It is contended by appellants that former decisions of this court, in McLaughlin v. Powell , 50 Cal. 64, Carr v. Quigley , 57 Cal. 394, and Chicago Q. M. Co. v. Oliver , 75 Cal. 194, are in conflict with the doctrine above stated. Whether or not there be any expressions in the opinion in either of those cases inconsistent with the views of the highest federal court on the subject (which views, in the end, on a question like this must prevail), it is not necessary here to consider. In order to affirm the judgment in the case at bar, there is no necessity to upset either of those cases. In McLaughlin v. Powell, the patent itself expressly excepted "all mineral lands, should any be found to exist in the tracts," embraced by the patent. And the decision is expressly put upon the ground that there was that exception, and that it was "part of the description" of the lands conveyed. And it may be strongly argued, that in such case, although it was the duty of the land department to determine the character of the land before the issuance of the patent, yet, as the patent shows upon its face that such duty was not performed, the patentee must be held to have taken it knowing its uncertain and unsubstantial character. On the other hand, Judge Sawyer has held, in an opinion of great force and ability, that the issuance of a patent in such a case was a conclusive declaration that the land was of the character to be properly patented under the law, -- that is, agricultural land; that there is no authority to make in such a patent a general reservation of mineral lands, -- any more than there is in case of a pre-emption patent; and that such a reservation is void. (Cowell v. Lammers, 10 Saw. 246.) At all events, as in the case at bar the patent contains no reservation whatever, the case of McLaughlin v. Powell, is not authority here. And the same may be said of Chicago Q. M. Co. v. Oliver. In that case the patent also excepted "all mineral lands, should any be found to exist," etc. Carr v. Quigley is not in point at all. In that case there was no question about the character of the land patented. It was claimed to be within a "government reservation"; and that the body of land itself involved in that case, without reference to its character, was expressly reserved from the operation of the law under which the attempt was made to patent it.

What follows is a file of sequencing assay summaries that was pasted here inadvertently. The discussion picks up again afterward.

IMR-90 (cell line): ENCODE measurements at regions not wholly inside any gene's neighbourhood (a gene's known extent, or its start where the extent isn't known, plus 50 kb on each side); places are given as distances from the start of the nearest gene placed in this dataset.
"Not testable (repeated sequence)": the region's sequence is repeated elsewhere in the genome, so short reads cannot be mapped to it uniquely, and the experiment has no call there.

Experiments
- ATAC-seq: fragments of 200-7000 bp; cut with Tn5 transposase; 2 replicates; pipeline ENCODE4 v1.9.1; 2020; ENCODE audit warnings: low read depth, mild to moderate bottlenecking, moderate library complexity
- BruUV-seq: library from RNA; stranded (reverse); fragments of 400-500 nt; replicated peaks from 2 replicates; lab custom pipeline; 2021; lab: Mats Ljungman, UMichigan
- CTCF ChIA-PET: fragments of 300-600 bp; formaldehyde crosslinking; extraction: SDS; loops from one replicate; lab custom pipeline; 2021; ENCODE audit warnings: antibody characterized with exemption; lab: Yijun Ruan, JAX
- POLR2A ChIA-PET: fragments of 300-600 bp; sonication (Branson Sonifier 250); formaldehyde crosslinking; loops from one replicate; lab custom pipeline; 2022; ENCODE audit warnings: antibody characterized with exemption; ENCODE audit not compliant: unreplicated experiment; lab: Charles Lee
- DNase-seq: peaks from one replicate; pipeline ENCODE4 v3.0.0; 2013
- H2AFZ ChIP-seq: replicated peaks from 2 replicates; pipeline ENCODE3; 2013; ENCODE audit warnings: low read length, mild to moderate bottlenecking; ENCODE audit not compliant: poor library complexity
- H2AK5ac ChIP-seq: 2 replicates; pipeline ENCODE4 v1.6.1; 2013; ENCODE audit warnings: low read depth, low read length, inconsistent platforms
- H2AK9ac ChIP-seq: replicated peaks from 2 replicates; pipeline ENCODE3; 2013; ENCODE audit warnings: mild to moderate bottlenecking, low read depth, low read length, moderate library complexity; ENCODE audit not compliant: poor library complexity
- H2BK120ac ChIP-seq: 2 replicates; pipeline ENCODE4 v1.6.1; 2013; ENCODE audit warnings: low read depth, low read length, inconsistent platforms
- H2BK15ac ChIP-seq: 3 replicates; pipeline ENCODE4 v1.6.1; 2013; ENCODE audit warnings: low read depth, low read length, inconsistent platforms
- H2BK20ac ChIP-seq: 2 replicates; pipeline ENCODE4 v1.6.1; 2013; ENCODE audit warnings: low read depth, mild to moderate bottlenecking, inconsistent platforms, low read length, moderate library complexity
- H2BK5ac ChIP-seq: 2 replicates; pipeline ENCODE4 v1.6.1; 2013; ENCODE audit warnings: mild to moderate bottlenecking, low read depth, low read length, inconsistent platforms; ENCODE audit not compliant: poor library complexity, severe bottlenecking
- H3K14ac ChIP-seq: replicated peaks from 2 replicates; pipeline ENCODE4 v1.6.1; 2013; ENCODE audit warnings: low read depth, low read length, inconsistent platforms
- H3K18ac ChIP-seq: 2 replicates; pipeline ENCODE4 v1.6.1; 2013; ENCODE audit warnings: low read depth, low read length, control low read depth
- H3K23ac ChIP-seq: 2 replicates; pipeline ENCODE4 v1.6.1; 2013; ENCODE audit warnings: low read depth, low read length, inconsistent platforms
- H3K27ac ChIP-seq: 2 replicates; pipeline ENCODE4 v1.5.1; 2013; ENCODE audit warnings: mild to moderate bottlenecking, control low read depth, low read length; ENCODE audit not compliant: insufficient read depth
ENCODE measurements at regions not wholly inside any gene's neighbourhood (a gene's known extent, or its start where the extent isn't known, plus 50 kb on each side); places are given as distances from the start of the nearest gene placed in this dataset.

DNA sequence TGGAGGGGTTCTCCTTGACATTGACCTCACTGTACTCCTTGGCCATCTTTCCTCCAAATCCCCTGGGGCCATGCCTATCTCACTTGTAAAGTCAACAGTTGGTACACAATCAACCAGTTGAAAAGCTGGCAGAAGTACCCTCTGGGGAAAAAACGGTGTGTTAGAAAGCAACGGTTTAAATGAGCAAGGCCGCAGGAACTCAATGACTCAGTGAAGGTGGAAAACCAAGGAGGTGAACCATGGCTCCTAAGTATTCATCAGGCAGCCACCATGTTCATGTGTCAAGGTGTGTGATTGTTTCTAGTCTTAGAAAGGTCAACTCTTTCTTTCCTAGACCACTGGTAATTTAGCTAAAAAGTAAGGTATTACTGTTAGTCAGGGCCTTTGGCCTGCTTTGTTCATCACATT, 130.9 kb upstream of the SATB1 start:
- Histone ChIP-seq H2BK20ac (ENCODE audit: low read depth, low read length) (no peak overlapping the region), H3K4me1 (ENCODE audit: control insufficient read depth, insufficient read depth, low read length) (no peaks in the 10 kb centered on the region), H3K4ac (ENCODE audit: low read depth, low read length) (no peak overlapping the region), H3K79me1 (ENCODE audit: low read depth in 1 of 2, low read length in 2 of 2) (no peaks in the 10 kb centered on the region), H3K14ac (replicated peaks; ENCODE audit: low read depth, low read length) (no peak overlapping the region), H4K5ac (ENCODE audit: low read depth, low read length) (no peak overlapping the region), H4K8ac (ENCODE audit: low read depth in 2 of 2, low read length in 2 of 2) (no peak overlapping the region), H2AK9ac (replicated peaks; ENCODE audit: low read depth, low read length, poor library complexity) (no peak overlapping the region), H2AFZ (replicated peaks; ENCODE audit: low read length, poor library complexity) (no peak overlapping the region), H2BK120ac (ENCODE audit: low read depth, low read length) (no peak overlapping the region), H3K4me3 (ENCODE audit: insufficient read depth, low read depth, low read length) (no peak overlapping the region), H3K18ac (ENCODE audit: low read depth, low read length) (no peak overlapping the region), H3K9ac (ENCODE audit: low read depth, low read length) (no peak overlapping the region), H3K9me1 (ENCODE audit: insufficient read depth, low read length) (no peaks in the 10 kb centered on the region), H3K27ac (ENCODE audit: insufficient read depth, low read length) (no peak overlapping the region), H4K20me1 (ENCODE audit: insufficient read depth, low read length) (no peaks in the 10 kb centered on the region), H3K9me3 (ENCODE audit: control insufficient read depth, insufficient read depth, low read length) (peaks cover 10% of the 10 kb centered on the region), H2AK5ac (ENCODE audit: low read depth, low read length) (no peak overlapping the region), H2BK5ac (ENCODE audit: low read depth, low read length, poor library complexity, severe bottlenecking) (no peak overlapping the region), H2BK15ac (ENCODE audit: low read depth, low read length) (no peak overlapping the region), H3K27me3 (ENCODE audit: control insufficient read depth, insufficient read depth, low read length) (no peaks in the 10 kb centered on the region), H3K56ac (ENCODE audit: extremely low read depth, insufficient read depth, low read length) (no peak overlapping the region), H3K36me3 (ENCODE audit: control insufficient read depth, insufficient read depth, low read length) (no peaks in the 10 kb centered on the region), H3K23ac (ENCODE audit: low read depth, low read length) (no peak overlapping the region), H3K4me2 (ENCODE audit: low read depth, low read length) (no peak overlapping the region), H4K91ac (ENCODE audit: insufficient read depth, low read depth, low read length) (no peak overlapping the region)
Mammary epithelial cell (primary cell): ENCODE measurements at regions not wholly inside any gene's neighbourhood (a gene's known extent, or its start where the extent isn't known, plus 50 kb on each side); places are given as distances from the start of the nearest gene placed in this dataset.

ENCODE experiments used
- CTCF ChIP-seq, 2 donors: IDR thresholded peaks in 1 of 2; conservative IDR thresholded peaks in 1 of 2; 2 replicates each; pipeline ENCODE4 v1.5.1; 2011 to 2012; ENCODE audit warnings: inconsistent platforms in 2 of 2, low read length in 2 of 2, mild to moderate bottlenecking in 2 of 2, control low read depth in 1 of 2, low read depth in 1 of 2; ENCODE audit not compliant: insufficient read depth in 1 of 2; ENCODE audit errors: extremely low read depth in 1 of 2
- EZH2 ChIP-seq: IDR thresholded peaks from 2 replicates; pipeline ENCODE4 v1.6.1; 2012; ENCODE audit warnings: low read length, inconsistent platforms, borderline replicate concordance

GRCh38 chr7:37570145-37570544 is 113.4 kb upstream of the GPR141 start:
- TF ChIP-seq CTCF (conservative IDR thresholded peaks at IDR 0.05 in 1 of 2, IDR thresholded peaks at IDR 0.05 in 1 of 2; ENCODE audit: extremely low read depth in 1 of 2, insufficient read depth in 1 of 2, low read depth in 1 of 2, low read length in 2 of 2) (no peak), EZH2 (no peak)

Our opinion is, that where a patent issues for public land under a law which provides for its disposal as agricultural land, -- either to a railroad company or to pre-emption or homestead claimants, -- and there is no reservation in the law except a general one of mineral lands, and no reservation at all in the patent, then the patent must be considered as a conclusive determination by the government that the land is agricultural; and afterward, in an action in a court of law, it is not competent to reopen the question of the character of the land. The opposite view would render the titles to a large region of California now rapidly filling up with agricultural settlers unstable, insecure, and almost worthless. It would affect, also, those holding through patents under the pre-emption and homestead laws, -- for mineral lands are exempted from the provisions of those laws. The theory of that view is, that if the land previously patented as agricultural can at any time be shown to be in fact mineral, then the title to it never passed from the United States, but it had always remained a part of the public domain; and as no statute of limitations runs against the government, the insecurity of the title under the patent would be perpetual, and an attack upon it could be made as successfully one hundred years hence as now. Such, in our opinion, is not the law.

         The view taken of the question presented by the court below was correct; and we see no error in the record.

         Judgment and order affirmed.

Summaries of

Gale v. Best

Supreme Court of California
Feb 18, 1889
78 Cal. 235 (Cal. 1889)

In Gale v. Best, 78 Cal. 235 [12 Am. St. Rep. 44, 20 P. 550], the plaintiff claimed under a patent to a tract of land under a railroad grant.

Summary of this case from Graham v. Reed
Case details for

Gale v. Best

Case Details

Full title:JOHN GALE, Respondent, v. S. M. BEST et al., Appellants

Court:Supreme Court of California

Date published: Feb 18, 1889


78 Cal. 235 (Cal. 1889)
20 P. 550